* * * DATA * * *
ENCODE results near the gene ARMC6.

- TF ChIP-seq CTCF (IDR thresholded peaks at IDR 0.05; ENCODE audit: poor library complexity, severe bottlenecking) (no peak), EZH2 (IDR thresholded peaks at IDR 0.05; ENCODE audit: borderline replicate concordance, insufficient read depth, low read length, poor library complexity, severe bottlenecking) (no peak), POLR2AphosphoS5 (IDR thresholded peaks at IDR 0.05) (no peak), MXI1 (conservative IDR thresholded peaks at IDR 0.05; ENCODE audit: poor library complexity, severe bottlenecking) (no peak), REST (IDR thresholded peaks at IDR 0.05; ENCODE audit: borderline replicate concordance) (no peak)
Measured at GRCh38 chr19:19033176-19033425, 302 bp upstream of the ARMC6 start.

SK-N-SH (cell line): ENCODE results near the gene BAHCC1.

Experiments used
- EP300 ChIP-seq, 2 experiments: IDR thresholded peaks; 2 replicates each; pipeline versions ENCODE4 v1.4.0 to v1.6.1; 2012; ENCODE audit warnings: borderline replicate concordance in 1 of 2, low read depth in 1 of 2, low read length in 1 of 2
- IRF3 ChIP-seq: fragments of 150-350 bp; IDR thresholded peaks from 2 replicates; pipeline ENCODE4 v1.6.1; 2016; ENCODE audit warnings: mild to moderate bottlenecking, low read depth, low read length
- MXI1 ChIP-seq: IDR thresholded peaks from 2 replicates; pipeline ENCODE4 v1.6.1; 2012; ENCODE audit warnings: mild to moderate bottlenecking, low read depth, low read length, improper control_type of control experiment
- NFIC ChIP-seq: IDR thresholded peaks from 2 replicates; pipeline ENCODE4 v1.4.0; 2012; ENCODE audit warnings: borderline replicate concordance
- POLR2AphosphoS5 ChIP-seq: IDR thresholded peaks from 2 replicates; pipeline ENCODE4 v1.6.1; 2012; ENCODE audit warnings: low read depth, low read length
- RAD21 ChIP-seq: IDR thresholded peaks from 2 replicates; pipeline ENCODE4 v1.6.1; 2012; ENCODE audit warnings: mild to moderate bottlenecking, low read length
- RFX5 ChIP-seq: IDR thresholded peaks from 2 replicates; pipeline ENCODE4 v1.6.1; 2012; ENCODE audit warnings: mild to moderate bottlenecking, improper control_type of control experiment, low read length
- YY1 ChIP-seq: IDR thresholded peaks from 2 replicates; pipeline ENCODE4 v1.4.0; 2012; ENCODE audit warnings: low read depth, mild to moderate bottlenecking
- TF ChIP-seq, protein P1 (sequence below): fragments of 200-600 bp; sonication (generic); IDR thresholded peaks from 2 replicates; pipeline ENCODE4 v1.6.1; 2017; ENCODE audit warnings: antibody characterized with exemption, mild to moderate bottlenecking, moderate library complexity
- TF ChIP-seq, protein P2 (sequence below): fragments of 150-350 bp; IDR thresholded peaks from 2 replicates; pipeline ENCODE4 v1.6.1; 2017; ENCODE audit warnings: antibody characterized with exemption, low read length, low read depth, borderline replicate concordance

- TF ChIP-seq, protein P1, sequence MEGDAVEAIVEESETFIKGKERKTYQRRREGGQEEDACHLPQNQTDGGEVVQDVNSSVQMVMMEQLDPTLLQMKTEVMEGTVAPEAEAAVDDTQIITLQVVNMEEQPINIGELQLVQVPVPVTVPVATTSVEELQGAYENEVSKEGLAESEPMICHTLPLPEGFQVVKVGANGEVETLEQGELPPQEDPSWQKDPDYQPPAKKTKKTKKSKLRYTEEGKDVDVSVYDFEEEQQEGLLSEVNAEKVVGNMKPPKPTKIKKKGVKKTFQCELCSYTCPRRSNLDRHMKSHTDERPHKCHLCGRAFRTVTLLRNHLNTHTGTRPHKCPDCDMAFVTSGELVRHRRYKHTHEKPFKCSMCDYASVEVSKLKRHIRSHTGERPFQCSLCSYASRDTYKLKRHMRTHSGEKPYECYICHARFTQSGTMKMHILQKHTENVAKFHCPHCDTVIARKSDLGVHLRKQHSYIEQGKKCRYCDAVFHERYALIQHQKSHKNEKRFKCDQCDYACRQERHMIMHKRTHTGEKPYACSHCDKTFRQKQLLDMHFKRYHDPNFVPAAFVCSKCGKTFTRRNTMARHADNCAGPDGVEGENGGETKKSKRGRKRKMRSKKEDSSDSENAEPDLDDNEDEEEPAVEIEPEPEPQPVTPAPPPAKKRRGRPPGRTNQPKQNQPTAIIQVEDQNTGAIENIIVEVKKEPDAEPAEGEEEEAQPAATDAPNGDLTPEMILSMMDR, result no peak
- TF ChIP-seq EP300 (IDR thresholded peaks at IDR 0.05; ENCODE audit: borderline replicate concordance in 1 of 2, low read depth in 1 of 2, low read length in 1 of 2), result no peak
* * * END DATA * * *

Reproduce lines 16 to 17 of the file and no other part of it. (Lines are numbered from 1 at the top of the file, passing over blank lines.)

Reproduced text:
- TF ChIP-seq, protein P1, sequence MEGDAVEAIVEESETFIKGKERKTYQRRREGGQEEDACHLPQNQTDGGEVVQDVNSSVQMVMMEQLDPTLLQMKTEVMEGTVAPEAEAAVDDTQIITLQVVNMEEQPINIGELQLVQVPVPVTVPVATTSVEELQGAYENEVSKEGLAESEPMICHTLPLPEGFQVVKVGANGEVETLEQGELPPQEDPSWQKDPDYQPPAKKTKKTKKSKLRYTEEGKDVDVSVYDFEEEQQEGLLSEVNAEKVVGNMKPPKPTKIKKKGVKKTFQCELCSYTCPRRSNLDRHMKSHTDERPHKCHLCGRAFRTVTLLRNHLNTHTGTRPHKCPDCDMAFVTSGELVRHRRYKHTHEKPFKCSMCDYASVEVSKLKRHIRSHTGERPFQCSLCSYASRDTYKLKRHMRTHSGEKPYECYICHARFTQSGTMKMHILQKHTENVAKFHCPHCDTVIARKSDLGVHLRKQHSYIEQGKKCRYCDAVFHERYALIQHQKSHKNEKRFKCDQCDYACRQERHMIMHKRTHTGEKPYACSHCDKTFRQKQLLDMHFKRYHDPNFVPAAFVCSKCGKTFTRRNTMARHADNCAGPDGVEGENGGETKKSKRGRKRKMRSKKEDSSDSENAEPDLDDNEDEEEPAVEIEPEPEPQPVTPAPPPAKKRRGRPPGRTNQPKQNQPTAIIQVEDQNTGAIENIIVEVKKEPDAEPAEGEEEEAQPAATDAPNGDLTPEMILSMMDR, result no peak
- TF ChIP-seq EP300 (IDR thresholded peaks at IDR 0.05; ENCODE audit: borderline replicate concordance in 1 of 2, low read depth in 1 of 2, low read length in 1 of 2), result no peak